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Becoming His Monster (Playing With Monsters #3)
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Sacrifice your soul?
Die to protect those you love?
Come back as something the world hasn’t seen since the dawn of mankind?
Make those who hurt me wish the Gods had never created them?
Are you ready to play?
I’m coming back. I’m more, darker, deadlier, and I’m pissed.
Heaven has fallen, Hell has risen and the walls that protected man from monsters are down.
Foe’s become friends, enemies become lovers, and this world is thrown into chaos unlike anything it’s ever seen before.
I’m ready to play now, I’m ready to win.
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My eyes slowly slid from the storm brewing above us back to the charred remains of the club. Club Chaos was nothing more than a gutted-out shell of the once glorious nightclub. I’d watched Lucian set fire to it, his midnight eyes reflecting the flames that burned within his soul before he’d turned, walking away from it. They’d loaded the covens into waiting buses, moving them to Spokane, into the newly remodeled Guild.
It hurt, watching them mourn me as they assumed I was still buried in that nameless grave next to Joshua’s. Lucian hadn’t burned the club down because he’d had to; no, he’d burned it to the ground because he’d wanted to. They mourned who I had been, and I mourned her as well.
It didn’t matter, though, because I wasn’t that girl anymore. I mourned what I had once been, but I wasn’t upset to let that girl go. She’d been weak, selfless, and unable to take the reins on her own life—but I could now. I wasn’t held back anymore; my emotions didn’t hold sway over the choices I made anymore. It was freeing to not care, not having to consider others when I made a choice. But it didn’t change the sadness I knew I should feel at watching them mourn me.
Mourning her. Not me.
“Do you feel that?” Joshua asked, interrupting my internally fucked-up thoughts. His eyes slowly settled on the rubble of the club and a slow whistle escaped his full lips. “That’s eventful.”
“I feel it, whatever it is, it’s heading right towards us,” I announced, turning away from the pile of bricks and debris that had once been the only thing standing between us and certain doom.
“Not towards us, Lenny. It’s following the sweet scent of witchlings, right to the Guild,” he corrected as he pushed a strand of hair that had fallen into my face away, tucking it behind my ear. My eyes darted behind him to where the others like us stood, silently awaiting orders. “This isn’t our fight anymore.”
“It may not be our fight, but it is our bloodline they seek to destroy. I’m not going to watch them feed on our coven, brother. You don’t have to come,” I said when a muffled sound of agreement erupted behind us. “I can handle it on my own.”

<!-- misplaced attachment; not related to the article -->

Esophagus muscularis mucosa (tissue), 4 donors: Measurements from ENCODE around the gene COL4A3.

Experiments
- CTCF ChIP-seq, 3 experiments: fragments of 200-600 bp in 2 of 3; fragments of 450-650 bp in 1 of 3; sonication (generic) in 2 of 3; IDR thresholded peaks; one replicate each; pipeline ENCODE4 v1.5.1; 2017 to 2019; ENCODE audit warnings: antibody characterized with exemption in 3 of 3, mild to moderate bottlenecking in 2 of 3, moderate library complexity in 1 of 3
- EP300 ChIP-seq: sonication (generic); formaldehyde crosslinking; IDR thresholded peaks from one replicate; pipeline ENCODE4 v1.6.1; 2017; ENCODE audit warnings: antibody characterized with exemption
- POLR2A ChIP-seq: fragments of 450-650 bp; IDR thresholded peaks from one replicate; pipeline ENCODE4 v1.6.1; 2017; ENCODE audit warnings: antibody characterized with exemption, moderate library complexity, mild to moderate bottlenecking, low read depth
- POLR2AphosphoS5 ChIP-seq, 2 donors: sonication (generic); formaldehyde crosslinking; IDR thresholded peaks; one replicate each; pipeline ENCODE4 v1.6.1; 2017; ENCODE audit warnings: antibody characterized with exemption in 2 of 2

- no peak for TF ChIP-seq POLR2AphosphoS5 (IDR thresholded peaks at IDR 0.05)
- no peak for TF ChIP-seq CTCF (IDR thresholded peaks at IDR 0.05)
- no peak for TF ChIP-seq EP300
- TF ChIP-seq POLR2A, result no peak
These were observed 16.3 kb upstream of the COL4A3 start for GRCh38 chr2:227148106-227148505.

“Of course I do,” he shot back, irritable that I’d even consider leaving him out of the fight. His dead eyes held mine in silent rebuke as he shuffled his feet and slipped his hands into the pockets of the jeans he wore. “You and I, Lenny, we’re in this shit together now, sis. Me and you against the world, right?”
“Yes, but it isn’t their fight. They’re not blood, and I’m pretty sure that whatever he is, he can kill pretty much anything. Maybe even us, which makes this high-risk and not their fight. I’m going with or without you, now. They’re moving faster as if they scent blood in the air. The choice is theirs to make, but I’m leaving,” I said, vanishing into thin air after one last look at the burnt-out remnants of Club Chaos.
I materialized on the side of an abandoned building in downtown Spokane. I slowly scanned the Guild, noting that even in the blackout of the entire Pacific Northwest, lights burned brightly from within. It was a beacon in the endless darkness that had consumed our area, a hope for those who weren’t strong enough to stand against what was left of this world.
We remained far enough away to be undetected by the creatures that helped the covens depart the buses and navigate the street to the tall steps of the Guild. I waited in silence as I let my body become one with the shadows, allowing them to absorb a part of me as I watched the deadly beings that had now become a part of this world.
“You’re not alone anymore,” Joshua said, pulling me back from the edge of a building to where he and the others stood, awaiting orders. “Get your hood up. He won’t let you go if he sees you, and no matter what you think, you’re not ready for them to see you yet. You’re not mentally ready to face him or our mother. Unless you’re ready for them to know you’re back from the grave. You died, remember?” he scoffed.
“I didn’t really die,” I shrugged as I watched Lucian’s tall frame emerge from one of the buses. I swallowed hard, taking in his hard, muscled form with an ache that shouldn’t even be there lodged in my throat. “I just ceased to be human.”
“To them, Lenny, you did. Lucian raged for weeks, and now you’re about to pop up on his radar again. He’s going to demand answers you cannot explain yet. He’s going to expect you to be the same girl you were, and that version of you is dead. It’s going to be like you felt when I told you who I was inside the cabin. He still sits beside your grave and silently stares at it, which means he’s still grieving you. You wanted to know what he is; this is going to destroy you figuring it out without interfering in that.”